And while I think it would be a GREAT idea to hit both the R and S flex shafts in the same shaft model, I would NOT put much faith in the test results for one very good reason. NEITHER of the shaft will have been properly Spine and FLO aligned, so it's a Coin Toss as to how either of them will perform. HEre are some facts you mgiht be interested in knowing. ALL shafts will flex Softer when the Spine is aligned at the 12 O'Clock position and Stiffer when in the 3 O'Clock position,. This is true for ALL SHAFTS. Not just the cheaper one, but for all shafts, even the ones that cost over $1000 per shaft. It's also true that an R flex shaft can flex as an R flex when the Spine is in the 3 O'Clock position, and as as Senior flex when it's in the 12 O'Clock posiition. Again, this can be true for ANY shaft, not matter the price. So what this means to you the golfer, is that ONE R flex shaft may play as an R flex and another of the same make and model and flex label may play as an Senior flex or maybe a Stiff flex, all depending on how much the flex differs on in which directtion the shaf is bent, and how consistantly it bends.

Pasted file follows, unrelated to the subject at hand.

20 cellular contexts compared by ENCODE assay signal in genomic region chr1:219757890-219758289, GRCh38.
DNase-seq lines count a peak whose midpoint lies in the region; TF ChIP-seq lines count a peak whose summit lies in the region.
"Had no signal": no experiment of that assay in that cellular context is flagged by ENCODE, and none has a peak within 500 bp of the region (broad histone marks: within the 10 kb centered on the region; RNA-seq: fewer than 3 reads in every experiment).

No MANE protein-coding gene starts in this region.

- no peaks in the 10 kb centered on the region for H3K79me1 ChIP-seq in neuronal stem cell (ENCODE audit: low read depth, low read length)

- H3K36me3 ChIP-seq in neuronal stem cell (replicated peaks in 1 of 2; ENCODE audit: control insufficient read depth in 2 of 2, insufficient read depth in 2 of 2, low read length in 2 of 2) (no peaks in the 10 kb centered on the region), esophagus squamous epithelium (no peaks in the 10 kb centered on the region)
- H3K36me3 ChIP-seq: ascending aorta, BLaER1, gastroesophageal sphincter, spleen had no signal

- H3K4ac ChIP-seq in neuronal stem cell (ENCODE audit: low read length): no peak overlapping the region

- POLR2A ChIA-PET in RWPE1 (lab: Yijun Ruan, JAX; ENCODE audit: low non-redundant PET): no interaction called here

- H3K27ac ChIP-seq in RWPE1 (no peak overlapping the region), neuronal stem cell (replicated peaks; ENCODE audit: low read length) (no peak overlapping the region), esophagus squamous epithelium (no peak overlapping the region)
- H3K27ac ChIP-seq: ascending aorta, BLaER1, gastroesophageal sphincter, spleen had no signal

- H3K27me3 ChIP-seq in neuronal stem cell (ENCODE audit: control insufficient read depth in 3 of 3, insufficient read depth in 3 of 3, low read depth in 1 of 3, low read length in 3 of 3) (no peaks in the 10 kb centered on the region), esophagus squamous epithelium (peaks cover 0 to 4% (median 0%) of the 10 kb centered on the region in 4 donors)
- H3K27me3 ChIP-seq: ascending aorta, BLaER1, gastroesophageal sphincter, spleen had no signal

FACT, I had a SET of top of the line Rifle shafts SST pured about 13 years ago. I wanted to have then Pured so I would get the most out of the shafts and my irons they would be installed in, Not to mention the Most for my Moeey investment. The shafts cost $35 each at the time. As a reference, the True Temper Dynamic Gold shafts at that time cost $9 each. So these were NOT cheap shafts by any means. When SSt does the Puring on the shafts, they Measure the flex of each shaft in ALL directions. They mount the butt end of the shaft in a collar and Rotate the shaft through 360 degrees of rotation, and measure the flex at it is rotated, Then they pervide the customer with a Percentage Number for each shaft, which give the percentage of the Max stiffness to the Lowest stiffness for each shaf as it was rotated 360 degrees. There were 8 shafts in the matched set that I had them Pure. The shaft that varied the least, came in at a 97 % consistancely, meaning that if it was installin to play as it's softest, it would flex at 97% of it's max stiffness. The shaft that varied the most, came in at a 87% consistantcy, meaning tht if it was installed to play at it's softest, it would only 87% as stiff as when installed to play at it's stiffest. The other shafts in the set were somewhere in between these two extremes. If you are wondering what all this means, i'll tell you.  With the 97% shaft, I doubt that many golfer would notice a difference in either feel or performance no matter which way the spine was aligned in the head, either at 12 or 3 O'Clock positions. But with the shaft with the 87% numbers, the difference could be VERY easy to notice. A shaft that bends 13 % softer when it's installed to play at it's softest, is equal to a FULL FLEX softer, Bottom line here is that it could play as EITHER a Stiff flex OR as a REGULAR flex, depending on how it was installed in the head.